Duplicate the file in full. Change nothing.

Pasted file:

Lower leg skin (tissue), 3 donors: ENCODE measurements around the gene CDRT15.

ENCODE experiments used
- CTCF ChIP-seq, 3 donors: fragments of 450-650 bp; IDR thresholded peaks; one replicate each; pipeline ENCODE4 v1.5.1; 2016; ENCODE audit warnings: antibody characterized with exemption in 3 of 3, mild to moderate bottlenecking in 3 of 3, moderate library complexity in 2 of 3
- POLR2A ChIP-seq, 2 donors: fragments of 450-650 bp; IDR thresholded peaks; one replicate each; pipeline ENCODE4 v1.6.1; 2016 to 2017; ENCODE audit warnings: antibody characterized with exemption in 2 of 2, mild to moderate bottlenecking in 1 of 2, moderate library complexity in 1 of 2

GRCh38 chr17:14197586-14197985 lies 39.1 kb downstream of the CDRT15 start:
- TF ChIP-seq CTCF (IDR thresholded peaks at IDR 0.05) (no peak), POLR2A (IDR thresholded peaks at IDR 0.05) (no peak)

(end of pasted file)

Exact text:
Lower leg skin (tissue), 3 donors: ENCODE measurements around the gene CDRT15.

ENCODE experiments used
- CTCF ChIP-seq, 3 donors: fragments of 450-650 bp; IDR thresholded peaks; one replicate each; pipeline ENCODE4 v1.5.1; 2016; ENCODE audit warnings: antibody characterized with exemption in 3 of 3, mild to moderate bottlenecking in 3 of 3, moderate library complexity in 2 of 3
- POLR2A ChIP-seq, 2 donors: fragments of 450-650 bp; IDR thresholded peaks; one replicate each; pipeline ENCODE4 v1.6.1; 2016 to 2017; ENCODE audit warnings: antibody characterized with exemption in 2 of 2, mild to moderate bottlenecking in 1 of 2, moderate library complexity in 1 of 2

GRCh38 chr17:14197586-14197985 lies 39.1 kb downstream of the CDRT15 start:
- TF ChIP-seq CTCF (IDR thresholded peaks at IDR 0.05) (no peak), POLR2A (IDR thresholded peaks at IDR 0.05) (no peak)